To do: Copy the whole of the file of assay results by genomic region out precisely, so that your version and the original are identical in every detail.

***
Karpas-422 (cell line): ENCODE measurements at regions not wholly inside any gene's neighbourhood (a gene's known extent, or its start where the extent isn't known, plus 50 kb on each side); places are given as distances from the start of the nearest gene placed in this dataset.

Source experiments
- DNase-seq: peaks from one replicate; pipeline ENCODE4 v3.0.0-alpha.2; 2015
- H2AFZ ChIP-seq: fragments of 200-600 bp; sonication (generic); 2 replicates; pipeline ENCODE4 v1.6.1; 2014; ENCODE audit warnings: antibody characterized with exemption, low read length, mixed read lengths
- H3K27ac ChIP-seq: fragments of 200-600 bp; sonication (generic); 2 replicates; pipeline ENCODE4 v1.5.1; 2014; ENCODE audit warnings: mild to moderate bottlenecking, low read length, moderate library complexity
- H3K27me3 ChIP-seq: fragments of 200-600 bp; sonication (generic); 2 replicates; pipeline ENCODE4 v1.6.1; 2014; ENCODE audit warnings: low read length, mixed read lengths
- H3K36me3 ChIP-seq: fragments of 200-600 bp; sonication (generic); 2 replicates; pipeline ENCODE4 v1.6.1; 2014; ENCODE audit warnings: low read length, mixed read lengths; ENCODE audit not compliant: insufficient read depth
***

Karpas-422 (cell line): ENCODE measurements at regions not wholly inside any gene's neighbourhood (a gene's known extent, or its start where the extent isn't known, plus 50 kb on each side); places are given as distances from the start of the nearest gene placed in this dataset.

Source experiments
- DNase-seq: peaks from one replicate; pipeline ENCODE4 v3.0.0-alpha.2; 2015
- H2AFZ ChIP-seq: fragments of 200-600 bp; sonication (generic); 2 replicates; pipeline ENCODE4 v1.6.1; 2014; ENCODE audit warnings: antibody characterized with exemption, low read length, mixed read lengths
- H3K27ac ChIP-seq: fragments of 200-600 bp; sonication (generic); 2 replicates; pipeline ENCODE4 v1.5.1; 2014; ENCODE audit warnings: mild to moderate bottlenecking, low read length, moderate library complexity
- H3K27me3 ChIP-seq: fragments of 200-600 bp; sonication (generic); 2 replicates; pipeline ENCODE4 v1.6.1; 2014; ENCODE audit warnings: low read length, mixed read lengths
- H3K36me3 ChIP-seq: fragments of 200-600 bp; sonication (generic); 2 replicates; pipeline ENCODE4 v1.6.1; 2014; ENCODE audit warnings: low read length, mixed read lengths; ENCODE audit not compliant: insufficient read depth